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Job growth slows sharply even as unemployment rate falls to 6.7%; Target breach hit 70 Million customers; Sears tanks; Abercrombie Soars

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The economy added 74,000 new jobs in the month of December, the lowest monthly-gain in three years and well below economists’ expectations of 200,000 jobs. The unemployment rate fell to 6.7% from 7.0% in November according to the Labor Department. The decline was due at least in part to people dropping out of the workforce. The unemployment rate is the lowest since October 2008, but the sharp decline in job creation may lead the Federal Reserve to re-examine its plans to cut back its $75-billion dollar a month bond-buying program. The percentage of Americans working or looking for work remains near 35-year lows at 62.8%.

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Target (TGT) said a massive data breach during the first three weeks of the holiday season affected as many as 70 million people, 30 million more than originally reported. The stock was under pressure after the news, down more than one percent. The company also updated its guidance on fourth quarter same-store sales, now forecasting a decline of 2.5%. The company previously forecast sales would remain flat for the quarter.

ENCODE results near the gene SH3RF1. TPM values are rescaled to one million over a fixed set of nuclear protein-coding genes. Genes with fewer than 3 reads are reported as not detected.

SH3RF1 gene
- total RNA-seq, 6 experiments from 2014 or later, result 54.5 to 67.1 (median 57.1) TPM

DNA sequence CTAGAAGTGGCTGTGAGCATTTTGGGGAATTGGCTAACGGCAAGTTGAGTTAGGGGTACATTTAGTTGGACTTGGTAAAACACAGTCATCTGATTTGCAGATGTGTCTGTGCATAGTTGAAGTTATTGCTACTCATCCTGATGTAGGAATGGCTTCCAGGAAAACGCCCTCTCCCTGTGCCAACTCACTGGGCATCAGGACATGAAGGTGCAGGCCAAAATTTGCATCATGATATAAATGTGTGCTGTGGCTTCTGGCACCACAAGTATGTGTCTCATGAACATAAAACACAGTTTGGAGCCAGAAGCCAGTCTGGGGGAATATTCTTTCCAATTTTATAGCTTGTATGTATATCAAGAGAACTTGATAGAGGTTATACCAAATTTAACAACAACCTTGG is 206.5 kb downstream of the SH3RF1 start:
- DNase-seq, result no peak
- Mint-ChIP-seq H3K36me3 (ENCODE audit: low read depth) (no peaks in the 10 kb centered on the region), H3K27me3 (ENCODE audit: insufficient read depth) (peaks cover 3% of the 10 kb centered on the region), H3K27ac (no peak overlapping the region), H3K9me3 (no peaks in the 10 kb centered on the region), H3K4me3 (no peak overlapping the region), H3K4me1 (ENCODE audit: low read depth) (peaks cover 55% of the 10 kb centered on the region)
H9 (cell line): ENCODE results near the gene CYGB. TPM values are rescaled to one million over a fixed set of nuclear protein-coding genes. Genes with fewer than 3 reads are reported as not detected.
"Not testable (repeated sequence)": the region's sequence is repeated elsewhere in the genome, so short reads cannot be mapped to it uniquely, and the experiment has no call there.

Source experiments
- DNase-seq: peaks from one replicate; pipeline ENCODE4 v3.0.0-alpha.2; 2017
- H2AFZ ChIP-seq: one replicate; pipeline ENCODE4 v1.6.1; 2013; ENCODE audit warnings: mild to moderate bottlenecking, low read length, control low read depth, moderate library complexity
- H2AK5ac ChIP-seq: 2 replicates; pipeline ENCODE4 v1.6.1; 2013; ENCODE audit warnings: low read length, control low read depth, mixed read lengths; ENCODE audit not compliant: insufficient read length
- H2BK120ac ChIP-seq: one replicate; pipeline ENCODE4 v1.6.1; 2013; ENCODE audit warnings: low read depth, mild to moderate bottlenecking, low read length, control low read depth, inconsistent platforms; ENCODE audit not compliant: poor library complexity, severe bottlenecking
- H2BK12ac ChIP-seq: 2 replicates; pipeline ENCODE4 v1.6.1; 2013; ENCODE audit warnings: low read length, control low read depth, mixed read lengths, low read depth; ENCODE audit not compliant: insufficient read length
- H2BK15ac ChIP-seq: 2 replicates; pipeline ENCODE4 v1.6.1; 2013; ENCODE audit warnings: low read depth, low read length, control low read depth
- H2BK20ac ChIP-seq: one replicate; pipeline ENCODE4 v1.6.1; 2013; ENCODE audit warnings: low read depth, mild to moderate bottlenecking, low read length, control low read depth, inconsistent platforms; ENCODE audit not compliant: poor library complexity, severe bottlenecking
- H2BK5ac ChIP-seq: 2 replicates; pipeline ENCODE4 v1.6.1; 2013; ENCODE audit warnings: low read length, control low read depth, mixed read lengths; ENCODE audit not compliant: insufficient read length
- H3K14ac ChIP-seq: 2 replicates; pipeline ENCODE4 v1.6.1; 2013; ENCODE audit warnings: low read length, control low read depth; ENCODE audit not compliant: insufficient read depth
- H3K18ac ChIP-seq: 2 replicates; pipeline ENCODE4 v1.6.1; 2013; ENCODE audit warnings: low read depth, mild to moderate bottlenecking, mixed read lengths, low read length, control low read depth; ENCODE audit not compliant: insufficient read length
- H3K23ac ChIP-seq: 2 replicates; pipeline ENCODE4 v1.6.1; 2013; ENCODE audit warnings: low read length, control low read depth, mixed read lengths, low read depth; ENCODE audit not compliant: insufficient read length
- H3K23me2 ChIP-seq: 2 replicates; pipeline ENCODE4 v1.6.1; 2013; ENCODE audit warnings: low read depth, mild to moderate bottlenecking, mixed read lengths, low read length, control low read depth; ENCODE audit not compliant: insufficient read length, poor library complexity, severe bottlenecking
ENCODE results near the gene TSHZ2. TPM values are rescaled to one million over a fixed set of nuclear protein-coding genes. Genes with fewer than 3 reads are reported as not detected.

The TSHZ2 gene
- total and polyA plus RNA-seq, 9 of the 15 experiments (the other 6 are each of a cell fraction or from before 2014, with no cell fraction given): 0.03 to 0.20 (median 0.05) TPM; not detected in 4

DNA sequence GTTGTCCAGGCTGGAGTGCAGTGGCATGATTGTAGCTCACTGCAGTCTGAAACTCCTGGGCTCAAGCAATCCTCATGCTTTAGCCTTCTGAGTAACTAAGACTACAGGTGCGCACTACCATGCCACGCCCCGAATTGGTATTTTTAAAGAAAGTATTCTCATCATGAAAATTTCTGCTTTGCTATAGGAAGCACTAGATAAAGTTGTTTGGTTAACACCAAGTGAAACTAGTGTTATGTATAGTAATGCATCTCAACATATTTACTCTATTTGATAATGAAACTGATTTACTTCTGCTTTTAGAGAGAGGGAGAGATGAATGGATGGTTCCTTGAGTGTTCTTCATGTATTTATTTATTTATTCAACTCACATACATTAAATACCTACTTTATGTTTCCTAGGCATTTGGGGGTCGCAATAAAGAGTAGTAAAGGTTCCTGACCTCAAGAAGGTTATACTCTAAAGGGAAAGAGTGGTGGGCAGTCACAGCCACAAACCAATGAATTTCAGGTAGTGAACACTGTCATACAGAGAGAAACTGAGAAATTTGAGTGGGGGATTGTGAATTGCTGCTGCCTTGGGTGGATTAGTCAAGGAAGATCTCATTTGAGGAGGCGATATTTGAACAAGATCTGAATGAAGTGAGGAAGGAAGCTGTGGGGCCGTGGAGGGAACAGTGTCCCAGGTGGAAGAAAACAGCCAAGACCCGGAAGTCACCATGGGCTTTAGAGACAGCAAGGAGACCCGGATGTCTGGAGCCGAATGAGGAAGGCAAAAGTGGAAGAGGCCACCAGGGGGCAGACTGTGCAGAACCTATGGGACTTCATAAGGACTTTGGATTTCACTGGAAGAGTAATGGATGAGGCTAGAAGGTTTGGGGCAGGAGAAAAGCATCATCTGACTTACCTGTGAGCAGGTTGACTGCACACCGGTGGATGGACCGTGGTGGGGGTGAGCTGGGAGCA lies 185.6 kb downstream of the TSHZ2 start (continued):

Shares of Sears Holdings (SHLD) plummeted in early trading after the company reported disappointing same-store holiday sales at both its K-Mart and Sears locations. Sears sales saw a decline of 9.2% compared to last year and K-Mart sales slumped 5.7%. Sears Canada sales fell 4.4%. It's been a tough start to the new year for Sears Holdings as shares have fallen almost 10%.

Alcoa (AA) was also sharply lower in early trading after the company missed earnings expectations for the fourth quarter. Alcoa reported profits of 4-cents a share, missing estimates by 2-cents. Revenue came in 5% lower than last year at $5.59 billion, but beat estimates of $5.34 billion. Alcoa also reached a $384 million dollar settlement with the Securities and Exchange Commission and the Department of Justice over charges of bribing officials in Bahrain. Alcoa shares are up just over 19% in the past year.

Abercrombie & Fitch (ANF) fared better, soaring more than 14% in early trading. Like many retailers, Abercrombie's holiday sales declined from the previous year. The company saw comparable store sales fall 6%, but that didn't seem to bother investors because experts were expecting much worse numbers. Abercrombie also raised its per-share adjusted earnings outlook for the year to a range of $1.55 to $1.65 from $1.40 to $1.50. It's been a tough 12-months for Abercrombie, with shares down more than 31% in that time.

And Gap (GPS) reported same-store holiday sales were flat in December. Analysts were expecting a 1.5% increase. Gap also said that it expects to come in at the high end of its projected full-year earnings guidance range of $2.57 to $2.65. Shares of Gap are up almost 26% in the past year.